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St. Mary's Nunnaminster, Winchester
Founded AD 899

The gardens of Abbey House, the residence of the Mayor of Winchester, off the Broadway, are freely accessible as a public park. The 'Abbey Gardens' are a pleasant spot to rest or picnic among a wash of flowers in the summer months. The lawns protect the remains of the old Saxon Nunnaminster buried deep below. Some of the footings of this ancient complex of buildings were excavated in the 1970s and have been left on display in Abbey Passage, next to the Guildhall. A jumble of stone coffins amongst barely recognizable walls is fully explained on colourful information boards.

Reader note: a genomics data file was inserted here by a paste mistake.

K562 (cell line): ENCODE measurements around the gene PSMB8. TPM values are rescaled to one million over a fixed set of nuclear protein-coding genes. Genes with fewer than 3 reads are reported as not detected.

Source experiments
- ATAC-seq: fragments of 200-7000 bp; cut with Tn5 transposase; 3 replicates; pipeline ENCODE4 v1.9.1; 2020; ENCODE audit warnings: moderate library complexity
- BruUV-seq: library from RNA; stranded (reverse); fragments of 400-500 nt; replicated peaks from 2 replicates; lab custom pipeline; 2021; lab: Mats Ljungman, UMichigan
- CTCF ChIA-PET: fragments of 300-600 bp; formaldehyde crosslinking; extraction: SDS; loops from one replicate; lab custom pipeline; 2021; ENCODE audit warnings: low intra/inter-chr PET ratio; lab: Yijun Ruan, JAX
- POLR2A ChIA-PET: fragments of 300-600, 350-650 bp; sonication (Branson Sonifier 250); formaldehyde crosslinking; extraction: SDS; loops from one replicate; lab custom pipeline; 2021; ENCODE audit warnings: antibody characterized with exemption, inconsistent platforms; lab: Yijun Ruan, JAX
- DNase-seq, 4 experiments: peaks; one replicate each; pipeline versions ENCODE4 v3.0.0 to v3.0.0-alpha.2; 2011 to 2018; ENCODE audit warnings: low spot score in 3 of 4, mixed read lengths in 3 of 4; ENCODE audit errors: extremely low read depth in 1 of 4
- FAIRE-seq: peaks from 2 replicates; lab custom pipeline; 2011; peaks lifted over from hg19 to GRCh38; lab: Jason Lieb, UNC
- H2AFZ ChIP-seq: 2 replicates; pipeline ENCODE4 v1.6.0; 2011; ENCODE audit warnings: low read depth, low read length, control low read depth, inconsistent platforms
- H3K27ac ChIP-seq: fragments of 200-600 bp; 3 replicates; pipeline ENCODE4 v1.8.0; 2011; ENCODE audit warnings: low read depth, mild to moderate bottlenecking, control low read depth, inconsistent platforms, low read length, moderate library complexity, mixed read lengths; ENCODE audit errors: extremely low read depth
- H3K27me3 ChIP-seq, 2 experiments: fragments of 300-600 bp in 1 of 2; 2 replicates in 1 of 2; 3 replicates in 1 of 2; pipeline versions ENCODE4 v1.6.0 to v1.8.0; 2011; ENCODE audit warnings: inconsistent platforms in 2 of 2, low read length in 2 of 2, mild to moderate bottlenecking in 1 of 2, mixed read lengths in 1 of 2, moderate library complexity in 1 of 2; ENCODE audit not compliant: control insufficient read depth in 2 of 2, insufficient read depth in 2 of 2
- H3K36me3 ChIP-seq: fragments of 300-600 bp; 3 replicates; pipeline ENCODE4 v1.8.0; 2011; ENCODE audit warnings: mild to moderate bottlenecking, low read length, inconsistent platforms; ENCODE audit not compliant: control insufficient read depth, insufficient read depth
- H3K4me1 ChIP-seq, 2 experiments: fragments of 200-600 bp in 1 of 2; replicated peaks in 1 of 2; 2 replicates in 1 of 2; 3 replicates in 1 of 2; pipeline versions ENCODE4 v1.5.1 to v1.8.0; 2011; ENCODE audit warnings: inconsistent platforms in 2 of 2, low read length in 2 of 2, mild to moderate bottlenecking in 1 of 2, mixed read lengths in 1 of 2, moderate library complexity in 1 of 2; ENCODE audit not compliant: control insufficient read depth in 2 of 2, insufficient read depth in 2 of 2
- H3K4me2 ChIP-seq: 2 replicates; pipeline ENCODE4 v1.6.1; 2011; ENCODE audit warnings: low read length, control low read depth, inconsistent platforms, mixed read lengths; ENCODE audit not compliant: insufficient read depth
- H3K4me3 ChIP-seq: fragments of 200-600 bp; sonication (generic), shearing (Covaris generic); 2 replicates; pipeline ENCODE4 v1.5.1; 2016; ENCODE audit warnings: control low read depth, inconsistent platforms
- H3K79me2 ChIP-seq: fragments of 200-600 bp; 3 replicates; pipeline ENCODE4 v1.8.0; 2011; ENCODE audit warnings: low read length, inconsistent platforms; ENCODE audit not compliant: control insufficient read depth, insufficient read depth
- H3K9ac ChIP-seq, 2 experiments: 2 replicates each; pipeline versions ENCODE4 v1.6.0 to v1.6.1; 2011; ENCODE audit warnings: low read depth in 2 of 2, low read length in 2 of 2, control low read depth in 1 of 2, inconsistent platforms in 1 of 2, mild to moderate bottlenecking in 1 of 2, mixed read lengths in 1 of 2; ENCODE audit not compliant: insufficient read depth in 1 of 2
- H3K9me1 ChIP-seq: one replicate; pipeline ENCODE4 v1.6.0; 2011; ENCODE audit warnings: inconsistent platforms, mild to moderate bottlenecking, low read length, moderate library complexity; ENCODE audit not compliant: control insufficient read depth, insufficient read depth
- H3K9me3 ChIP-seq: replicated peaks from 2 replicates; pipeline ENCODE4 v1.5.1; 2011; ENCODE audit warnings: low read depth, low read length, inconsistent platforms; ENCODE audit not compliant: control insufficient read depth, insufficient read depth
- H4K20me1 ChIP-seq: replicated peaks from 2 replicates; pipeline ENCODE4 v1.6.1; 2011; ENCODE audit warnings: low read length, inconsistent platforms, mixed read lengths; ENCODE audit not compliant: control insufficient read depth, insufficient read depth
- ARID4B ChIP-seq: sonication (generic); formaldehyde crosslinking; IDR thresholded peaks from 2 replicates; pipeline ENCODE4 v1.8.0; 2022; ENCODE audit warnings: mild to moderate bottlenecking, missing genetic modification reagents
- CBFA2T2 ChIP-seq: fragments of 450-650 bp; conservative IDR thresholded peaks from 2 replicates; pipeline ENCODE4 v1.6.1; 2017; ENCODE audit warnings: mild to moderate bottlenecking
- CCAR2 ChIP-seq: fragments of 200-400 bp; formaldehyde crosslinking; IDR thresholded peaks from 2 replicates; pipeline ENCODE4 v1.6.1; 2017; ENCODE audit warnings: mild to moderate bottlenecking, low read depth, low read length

The Nunnaminster, later known as St. Mary's Abbey, not surprisingly housed the city's community of nuns. The establishment was founded by the wife of King Alfred the Great who retired there after his death in 899. Its most celebrated resident, however, was the lady's grandaughter, St. Edburga. Her shrine in the steepled Abbey Church was never much of a rival to St. Swithun's in the Cathedral, but it was still popular with pilgrims throughout the medieval period.


    Nash Ford Publishing 2001. All Rights Reserved.